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Emissions Testing

If you live in an area that performs emissions testing, you know that it can be frustrating for the vehicle owner when they fail an emissions test since this typically means that they can not renew their license plates without either getting it repaired or spending a minimum fee in an attempt to repair the issue.

There are two types of emissions tests commonly used by various EPA programs. The first is a 5-gas emissions test while the second relies on the fact that OBD 2, with its many monitors, effectively tests the various systems on the vehicle and will illuminate a check engine light if it detects an issue. In many ways, technicians find the later way of testing easier to repair once the system has failed. In this article, we will address the 5-gas test method since this is typically more difficult for technicians to understand.

EMS 5-Gas Analyzer with Lambda Readings

The gas analyzer uses lights and mirrors to sample the incoming exhaust.

Each gas sampled will allow certain shades of light to emit through it.

The analyzer will use the percentages to determine the amounts of each of the gasses we discussed.

The 5 Gasses tested during an emissions test:

The 4-Stroke Cycle - What is happening?

HC = HydroCarbons

Hydrocarbons (HC)

These are unburned gasses and are an indicator of an issue. What is the issue? We don’t know without looking at the other gasses. Some possibilities are burning oil, lack of compression, over advanced timing, too much burning of fuel or too lean (not enough fuel) In other words, anything that causes combustion to have an issue.

02 = Oxygen

Oxygen (O2)

This is our lean indicator. Although we can’t fail an emissions test for too much oxygen, it is a great indicator of a lean condition such as a misfire.The air we breathe is made up of 21 % oxygen. If a misfire occurred, we would not use the oxygen during the act of compression and thus we would have a high level of oxygen present and since that is an issue, HC would also be high!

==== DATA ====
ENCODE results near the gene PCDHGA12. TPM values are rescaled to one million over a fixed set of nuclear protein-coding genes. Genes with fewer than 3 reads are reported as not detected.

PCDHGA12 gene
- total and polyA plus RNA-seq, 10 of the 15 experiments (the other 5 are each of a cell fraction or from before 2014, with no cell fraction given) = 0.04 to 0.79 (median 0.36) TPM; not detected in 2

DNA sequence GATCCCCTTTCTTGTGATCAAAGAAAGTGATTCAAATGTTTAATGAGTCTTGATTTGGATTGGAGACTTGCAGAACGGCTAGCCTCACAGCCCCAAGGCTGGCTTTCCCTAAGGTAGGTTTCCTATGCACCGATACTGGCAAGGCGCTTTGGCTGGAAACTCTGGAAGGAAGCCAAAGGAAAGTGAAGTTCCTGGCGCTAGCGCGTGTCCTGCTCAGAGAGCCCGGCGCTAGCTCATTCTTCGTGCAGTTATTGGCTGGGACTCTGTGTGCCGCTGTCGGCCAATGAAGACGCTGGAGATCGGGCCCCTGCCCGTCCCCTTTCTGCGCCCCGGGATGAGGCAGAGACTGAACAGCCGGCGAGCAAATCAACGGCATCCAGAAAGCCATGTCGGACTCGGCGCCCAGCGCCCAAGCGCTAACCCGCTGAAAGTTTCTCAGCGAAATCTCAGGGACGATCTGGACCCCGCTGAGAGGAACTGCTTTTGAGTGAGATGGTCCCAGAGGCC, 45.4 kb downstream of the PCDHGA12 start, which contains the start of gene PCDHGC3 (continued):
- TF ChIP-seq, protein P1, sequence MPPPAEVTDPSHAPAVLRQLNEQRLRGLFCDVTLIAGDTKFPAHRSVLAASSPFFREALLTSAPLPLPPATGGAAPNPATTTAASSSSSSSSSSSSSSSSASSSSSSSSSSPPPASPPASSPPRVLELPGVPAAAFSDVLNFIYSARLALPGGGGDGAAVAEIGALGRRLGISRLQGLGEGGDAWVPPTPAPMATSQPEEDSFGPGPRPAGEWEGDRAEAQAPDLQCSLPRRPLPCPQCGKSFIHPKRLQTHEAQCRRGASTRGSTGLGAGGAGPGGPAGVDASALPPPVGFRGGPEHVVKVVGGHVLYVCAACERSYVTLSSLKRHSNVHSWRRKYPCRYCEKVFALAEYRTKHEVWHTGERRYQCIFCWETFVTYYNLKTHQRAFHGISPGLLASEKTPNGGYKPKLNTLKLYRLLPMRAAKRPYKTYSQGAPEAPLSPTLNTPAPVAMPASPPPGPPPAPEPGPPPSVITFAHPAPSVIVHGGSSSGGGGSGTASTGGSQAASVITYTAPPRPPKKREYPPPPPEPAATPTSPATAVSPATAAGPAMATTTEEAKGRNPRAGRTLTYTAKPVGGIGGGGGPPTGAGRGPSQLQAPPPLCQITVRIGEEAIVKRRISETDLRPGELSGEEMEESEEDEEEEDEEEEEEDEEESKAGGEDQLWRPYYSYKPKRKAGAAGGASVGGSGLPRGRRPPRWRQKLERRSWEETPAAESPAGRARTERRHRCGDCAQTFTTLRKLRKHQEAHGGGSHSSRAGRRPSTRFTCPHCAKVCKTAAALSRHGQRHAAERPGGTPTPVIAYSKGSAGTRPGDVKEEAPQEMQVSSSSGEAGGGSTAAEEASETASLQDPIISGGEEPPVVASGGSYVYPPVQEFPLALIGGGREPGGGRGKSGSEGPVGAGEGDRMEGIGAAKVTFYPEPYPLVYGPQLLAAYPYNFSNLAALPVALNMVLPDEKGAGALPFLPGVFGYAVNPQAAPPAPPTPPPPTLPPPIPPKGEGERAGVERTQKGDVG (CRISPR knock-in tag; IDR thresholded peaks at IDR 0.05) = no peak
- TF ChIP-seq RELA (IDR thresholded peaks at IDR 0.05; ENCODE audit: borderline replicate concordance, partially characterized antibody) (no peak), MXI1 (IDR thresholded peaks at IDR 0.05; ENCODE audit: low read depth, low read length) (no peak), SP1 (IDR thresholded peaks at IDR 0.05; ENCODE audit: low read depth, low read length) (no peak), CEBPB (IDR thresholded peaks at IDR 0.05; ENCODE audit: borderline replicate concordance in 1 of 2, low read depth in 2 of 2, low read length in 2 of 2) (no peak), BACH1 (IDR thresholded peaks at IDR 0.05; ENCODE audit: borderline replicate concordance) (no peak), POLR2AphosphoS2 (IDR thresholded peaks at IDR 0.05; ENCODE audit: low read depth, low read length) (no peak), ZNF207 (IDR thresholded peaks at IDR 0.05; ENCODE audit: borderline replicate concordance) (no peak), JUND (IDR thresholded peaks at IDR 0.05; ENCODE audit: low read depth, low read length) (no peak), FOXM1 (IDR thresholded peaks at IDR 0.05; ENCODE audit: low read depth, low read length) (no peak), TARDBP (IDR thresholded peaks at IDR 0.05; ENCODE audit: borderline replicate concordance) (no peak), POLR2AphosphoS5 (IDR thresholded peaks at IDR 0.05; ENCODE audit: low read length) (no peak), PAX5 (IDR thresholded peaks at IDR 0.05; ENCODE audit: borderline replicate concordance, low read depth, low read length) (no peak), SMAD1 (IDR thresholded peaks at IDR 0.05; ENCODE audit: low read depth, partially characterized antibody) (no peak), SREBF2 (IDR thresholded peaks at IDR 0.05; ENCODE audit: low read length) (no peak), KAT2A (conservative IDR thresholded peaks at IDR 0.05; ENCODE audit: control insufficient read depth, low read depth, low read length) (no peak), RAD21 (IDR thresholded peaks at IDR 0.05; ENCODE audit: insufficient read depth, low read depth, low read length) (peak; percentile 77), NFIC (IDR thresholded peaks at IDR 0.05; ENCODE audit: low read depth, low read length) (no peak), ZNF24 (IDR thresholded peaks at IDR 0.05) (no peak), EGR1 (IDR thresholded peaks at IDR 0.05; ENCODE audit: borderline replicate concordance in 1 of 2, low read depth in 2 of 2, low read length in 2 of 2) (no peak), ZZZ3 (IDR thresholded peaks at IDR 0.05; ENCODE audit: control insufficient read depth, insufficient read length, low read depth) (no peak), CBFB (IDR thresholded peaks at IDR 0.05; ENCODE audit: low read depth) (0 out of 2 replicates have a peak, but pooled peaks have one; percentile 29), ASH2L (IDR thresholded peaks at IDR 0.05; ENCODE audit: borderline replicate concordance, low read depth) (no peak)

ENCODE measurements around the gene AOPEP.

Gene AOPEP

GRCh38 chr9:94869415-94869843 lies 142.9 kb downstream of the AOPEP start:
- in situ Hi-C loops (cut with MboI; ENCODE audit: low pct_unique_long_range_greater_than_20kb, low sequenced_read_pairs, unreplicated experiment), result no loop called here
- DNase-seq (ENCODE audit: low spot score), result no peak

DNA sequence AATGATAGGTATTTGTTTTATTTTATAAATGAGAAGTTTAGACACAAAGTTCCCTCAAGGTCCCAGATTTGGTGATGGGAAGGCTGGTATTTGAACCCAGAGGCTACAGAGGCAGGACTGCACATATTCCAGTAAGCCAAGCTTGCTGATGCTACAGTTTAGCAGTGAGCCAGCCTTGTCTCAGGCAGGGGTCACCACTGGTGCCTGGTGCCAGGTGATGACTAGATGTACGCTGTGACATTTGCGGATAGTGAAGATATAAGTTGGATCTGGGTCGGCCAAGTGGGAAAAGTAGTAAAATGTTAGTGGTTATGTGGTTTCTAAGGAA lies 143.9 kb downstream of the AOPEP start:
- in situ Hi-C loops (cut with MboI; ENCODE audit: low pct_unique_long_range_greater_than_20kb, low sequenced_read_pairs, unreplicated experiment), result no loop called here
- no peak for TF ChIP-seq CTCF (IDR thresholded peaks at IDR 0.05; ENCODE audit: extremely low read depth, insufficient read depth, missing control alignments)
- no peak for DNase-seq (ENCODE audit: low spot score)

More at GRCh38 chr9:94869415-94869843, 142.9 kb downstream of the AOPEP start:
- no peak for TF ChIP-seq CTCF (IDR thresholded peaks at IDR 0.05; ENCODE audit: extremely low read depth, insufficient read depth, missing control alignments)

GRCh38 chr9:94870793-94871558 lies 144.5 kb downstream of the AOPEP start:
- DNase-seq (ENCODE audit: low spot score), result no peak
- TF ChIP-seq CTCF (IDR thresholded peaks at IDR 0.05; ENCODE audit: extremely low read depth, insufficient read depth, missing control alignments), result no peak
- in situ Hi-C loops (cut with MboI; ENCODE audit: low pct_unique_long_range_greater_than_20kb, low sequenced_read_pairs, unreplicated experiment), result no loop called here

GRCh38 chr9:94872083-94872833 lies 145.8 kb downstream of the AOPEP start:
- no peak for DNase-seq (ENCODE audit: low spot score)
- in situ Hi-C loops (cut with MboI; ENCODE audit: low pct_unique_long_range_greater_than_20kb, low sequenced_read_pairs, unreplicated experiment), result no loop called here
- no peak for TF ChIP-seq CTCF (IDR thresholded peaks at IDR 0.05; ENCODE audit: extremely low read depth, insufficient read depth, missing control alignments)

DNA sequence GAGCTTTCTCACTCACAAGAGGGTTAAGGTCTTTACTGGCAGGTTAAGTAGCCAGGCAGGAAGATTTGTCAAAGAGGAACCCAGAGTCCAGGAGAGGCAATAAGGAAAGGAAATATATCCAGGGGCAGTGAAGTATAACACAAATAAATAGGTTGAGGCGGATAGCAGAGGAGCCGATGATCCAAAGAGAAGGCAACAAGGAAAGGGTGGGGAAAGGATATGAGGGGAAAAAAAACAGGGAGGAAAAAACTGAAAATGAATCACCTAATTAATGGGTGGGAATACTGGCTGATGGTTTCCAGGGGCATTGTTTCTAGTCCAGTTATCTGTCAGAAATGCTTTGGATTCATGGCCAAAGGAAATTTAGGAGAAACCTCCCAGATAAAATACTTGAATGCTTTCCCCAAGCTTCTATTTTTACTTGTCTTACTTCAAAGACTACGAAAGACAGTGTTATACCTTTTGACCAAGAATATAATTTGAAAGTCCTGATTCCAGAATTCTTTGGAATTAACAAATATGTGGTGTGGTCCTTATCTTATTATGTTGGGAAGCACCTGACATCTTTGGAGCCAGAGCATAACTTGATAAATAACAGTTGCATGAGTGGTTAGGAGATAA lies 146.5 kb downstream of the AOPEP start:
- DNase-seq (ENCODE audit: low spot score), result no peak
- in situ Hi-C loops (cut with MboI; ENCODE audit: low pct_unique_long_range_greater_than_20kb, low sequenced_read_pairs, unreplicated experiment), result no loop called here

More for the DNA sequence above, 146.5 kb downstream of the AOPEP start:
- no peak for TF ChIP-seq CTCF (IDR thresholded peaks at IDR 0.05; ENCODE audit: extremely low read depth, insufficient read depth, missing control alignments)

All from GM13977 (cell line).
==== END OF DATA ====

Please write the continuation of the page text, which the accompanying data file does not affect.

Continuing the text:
c02 = Carbon Dioxide

Carbon Dioxide (cO2)

This is our efficiency indicator. A normal gasoline engine is considered to be running very efficiently at 15%. So if we have any issue what do ever, the efficiency would drop. In the above examples of running lean due to a vacuum leak or ignition misfire, the HC would be high, the 92 would be high and the cO2 would be low.

cO = Carbon Monoxide

Carbon Monoxide (cO) is our rich indicator.This can be caused by anything that causes too much fuel to be burned! If we are burning too much fuel it will cause the efficiency to drop as well as the HC and cO to be high with low 02! It is important to note that in order to have c0 or c02 or n02 one will need to have combustion occur. Hopefully we start to see how all the gasses are relating to one another.

NOx = Oxides of Nitrogen

Oxides of Nitrogen (NOx) is our heat and load indicator. N0x is created by danced timing, high combustion chamber temperatures. In order to reduce this gas one must lower the temperature such as richening the mixture, or having variable valve timing or an eve valve to allow extra air into the cylinders which will reduce combustion chamber temperatures.

In the early days of computer controlled vehicles, the highest limits for HC

was 220 parts per million, cO was 1.2% and NOx was roughly 1500 parts per million. Newer vehicles tightened the standards some due to more efficient running engines. Notice there is no limit for 02 or c02 since those are not considered poisonous gasses.